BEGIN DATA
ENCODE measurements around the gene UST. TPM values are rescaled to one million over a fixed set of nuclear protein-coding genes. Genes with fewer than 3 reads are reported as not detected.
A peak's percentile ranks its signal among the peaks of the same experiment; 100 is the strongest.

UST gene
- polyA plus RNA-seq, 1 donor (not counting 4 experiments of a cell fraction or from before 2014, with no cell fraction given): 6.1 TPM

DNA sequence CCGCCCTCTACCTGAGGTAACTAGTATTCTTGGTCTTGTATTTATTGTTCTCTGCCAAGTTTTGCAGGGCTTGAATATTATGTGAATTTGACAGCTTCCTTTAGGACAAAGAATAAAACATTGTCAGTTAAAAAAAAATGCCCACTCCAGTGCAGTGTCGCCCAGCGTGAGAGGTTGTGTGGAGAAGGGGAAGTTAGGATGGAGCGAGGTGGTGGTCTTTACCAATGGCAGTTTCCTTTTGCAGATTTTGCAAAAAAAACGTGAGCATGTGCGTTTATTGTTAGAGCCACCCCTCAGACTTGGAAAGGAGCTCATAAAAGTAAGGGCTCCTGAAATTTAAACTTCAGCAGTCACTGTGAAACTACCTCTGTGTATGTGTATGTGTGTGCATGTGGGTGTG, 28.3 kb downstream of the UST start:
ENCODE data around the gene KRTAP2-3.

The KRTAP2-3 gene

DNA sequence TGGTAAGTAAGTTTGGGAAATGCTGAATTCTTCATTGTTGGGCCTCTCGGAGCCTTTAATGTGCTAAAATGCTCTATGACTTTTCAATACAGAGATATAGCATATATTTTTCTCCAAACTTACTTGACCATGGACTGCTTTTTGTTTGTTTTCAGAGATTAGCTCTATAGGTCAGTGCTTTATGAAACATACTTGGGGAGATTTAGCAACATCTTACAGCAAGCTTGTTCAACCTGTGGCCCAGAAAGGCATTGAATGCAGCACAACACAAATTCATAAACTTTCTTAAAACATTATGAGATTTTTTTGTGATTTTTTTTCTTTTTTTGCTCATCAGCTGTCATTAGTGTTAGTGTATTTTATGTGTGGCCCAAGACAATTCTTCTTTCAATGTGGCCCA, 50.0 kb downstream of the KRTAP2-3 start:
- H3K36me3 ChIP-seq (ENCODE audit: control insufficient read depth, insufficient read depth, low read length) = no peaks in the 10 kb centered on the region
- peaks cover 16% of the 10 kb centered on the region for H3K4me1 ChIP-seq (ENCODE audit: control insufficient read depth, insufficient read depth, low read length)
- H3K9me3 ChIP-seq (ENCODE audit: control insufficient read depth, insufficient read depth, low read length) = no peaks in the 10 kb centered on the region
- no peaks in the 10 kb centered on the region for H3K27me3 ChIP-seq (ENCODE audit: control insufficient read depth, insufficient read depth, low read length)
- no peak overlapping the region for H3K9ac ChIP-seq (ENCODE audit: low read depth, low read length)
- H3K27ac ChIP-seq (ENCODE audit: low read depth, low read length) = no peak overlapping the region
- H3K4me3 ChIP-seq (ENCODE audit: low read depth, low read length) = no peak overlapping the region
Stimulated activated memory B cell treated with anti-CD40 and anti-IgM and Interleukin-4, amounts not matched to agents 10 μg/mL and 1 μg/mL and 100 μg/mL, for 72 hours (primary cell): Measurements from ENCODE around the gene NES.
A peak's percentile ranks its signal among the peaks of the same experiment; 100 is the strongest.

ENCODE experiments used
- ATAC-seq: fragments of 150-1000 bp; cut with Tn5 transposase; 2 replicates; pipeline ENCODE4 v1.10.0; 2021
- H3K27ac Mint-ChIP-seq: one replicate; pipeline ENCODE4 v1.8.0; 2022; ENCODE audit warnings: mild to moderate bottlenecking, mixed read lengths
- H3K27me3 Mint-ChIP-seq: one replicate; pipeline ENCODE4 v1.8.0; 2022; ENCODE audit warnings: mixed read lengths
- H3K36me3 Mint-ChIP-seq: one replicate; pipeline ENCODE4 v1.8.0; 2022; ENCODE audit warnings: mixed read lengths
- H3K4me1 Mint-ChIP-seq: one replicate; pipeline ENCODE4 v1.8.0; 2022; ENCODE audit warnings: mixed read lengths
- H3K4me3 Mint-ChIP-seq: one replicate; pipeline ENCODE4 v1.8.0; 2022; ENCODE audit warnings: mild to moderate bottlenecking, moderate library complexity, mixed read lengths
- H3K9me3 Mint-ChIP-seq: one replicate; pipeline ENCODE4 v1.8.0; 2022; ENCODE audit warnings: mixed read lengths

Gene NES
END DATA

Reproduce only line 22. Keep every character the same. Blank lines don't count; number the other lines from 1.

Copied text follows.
- H3K36me3 Mint-ChIP-seq: one replicate; pipeline ENCODE4 v1.8.0; 2022; ENCODE audit warnings: mixed read lengths